“I have lived through a fucking world war,” I said, my voice low and venomous. “I have lost a child. I have lost two husbands. I have starved with an army, been beaten and wounded, been patronized, betrayed, imprisoned, and attacked. And I have fucking survived!”
i love the great comet because one minute Pierre is like ‘im tired of shutting myself away i want to be alive and fall in love’ and the very next time he appears he’s disheveled and like 10 books and 2 bottles of wine deep like 'napoleon is the devil and im going to kill him’
Bierce’s book The Devil’s Dictionary was named as one of “The 100 Greatest Masterpieces of American Literature” by the American Revolution Bicentennial Administration;. His story An Occurrence at Owl Creek Bridge has been described as “one of the most famous and frequently anthologized stories in American literature”; and his book Tales of Soldiers and Civilians (also published as In the Midst of Life) was named by the Grolier Club as one of the 100 most influential American books printed before 1900.
A prolific and versatile writer, Bierce was regarded as one of the most influential journalists in the United States. For his horror writing, Michael Dirda ranked him alongside Edgar Allan Poe and H.P. Lovecraft as a pioneering writer of realist fiction. His war stories influenced Stephen Crane, Ernest Hemingway, and others, and he was considered an influential and feared literary critic. In recent decades Bierce has gained wider respect as a fabulist and for his poetry. (Wikipedia)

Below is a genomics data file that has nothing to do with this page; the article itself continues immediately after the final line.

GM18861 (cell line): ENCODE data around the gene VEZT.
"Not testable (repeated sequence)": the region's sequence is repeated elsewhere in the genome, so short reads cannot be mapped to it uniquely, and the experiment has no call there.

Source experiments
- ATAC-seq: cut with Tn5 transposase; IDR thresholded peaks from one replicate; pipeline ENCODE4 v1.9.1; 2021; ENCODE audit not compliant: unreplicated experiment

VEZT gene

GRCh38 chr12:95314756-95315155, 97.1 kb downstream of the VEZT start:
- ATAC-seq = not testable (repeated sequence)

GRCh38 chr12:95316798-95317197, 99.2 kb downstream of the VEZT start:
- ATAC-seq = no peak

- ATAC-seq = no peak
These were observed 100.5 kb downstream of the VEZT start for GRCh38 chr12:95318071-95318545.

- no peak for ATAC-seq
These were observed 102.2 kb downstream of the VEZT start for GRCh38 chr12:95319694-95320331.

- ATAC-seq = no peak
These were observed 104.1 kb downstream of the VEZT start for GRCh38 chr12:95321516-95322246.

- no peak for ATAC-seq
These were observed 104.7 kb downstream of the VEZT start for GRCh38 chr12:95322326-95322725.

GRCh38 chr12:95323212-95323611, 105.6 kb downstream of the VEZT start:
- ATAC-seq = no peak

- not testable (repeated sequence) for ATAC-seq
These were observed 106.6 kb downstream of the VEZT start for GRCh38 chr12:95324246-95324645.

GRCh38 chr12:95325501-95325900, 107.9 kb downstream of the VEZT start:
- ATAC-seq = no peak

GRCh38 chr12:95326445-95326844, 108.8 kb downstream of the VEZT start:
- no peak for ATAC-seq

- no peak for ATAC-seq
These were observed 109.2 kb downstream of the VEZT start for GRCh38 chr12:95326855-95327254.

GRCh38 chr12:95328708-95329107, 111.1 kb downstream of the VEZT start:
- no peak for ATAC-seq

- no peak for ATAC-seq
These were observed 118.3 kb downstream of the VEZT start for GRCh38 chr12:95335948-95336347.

From our stacks: 1.-3. Spine detail, cover detail and excerpt from The Devil’s Dictionary. Ambrose Bierce. Cleveland and New York: The World Publishing Company, 1911. 4. Title page detail from The Shadow on the Dial and Other Essays By Ambrose Bierce. San Francisco: A. M. Robertson, 1909. 5.-6. Cover detail and title page from Write It Right; A Little Blacklist of Literary Faults By Ambrose Bierce. New York: Walter Neale, 1909.
But you have know idea how much the team at Pixar researched about Mexican culture. From my visit to Mexico music was a huge part of the culture and musicians used the guitar alot. Unfortunately Guillermo del Toro's (producer of BOL) movies haven't been doing well. And (director of BOL) Jorge isn't barely known. Also coco is Co directed and written by Adrian Molina. Someone of Latino origin. I'm sure he understands the culture. Using the same holiday isn't really a rip off.
I have no issue with Pixar doing a well researched film on Dia de Los Muertos. My problem is that Disney and Pixer outright passed on A Book of Life and then decided “never mind we will do it” and then couldn’t even be bothered to hire an actual Mexican director. And then decided to have a plot very similar to The Book of Life, a film they, again, rejected because it would not get interest in America.
I am Latina myself. There is a difference between being Latino and being Mexican in this case. Dia de Los Muertos is a Mexican Holiday and they should have hired an actual Mexican director to actually do the project.
Again I am not going to stop people from watching this. Am I glad to see our cultures getting more attention, yeah. But I’m also not going to let Disney get away with what they did just because of whom they are. We need to hold companies accountable.
This isn’t about Pixar not being able to make a film like this. It is about the shady history behind this film and Disney’s treatment of A Book of Life before practically ripping it off.